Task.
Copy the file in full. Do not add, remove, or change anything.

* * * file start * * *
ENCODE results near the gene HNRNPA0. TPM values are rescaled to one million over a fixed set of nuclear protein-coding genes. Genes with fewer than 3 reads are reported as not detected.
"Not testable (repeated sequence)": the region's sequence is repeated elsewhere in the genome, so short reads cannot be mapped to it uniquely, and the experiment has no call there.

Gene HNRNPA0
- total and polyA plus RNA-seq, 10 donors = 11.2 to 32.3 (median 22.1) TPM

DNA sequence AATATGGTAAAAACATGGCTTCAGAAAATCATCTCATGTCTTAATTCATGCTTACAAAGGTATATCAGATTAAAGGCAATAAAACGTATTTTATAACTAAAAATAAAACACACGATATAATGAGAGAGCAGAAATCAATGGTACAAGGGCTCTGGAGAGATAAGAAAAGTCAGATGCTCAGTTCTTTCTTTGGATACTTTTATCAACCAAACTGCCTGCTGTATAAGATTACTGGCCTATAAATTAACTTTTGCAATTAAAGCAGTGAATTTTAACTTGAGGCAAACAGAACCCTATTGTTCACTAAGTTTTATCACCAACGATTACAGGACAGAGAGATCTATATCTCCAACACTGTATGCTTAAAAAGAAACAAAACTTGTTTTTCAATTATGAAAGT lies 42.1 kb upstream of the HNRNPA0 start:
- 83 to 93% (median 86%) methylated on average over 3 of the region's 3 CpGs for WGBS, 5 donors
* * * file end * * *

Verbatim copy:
ENCODE results near the gene HNRNPA0. TPM values are rescaled to one million over a fixed set of nuclear protein-coding genes. Genes with fewer than 3 reads are reported as not detected.
"Not testable (repeated sequence)": the region's sequence is repeated elsewhere in the genome, so short reads cannot be mapped to it uniquely, and the experiment has no call there.

Gene HNRNPA0
- total and polyA plus RNA-seq, 10 donors = 11.2 to 32.3 (median 22.1) TPM

DNA sequence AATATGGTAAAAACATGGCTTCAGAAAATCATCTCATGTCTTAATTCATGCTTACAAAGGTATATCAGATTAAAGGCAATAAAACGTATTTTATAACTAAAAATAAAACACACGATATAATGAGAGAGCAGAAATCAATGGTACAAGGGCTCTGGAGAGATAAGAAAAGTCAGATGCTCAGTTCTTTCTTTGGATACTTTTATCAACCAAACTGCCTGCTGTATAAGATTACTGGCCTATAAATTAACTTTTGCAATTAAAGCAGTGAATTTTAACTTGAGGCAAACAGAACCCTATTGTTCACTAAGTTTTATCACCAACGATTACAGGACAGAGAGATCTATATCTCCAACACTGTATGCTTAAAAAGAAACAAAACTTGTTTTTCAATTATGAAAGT lies 42.1 kb upstream of the HNRNPA0 start:
- 83 to 93% (median 86%) methylated on average over 3 of the region's 3 CpGs for WGBS, 5 donors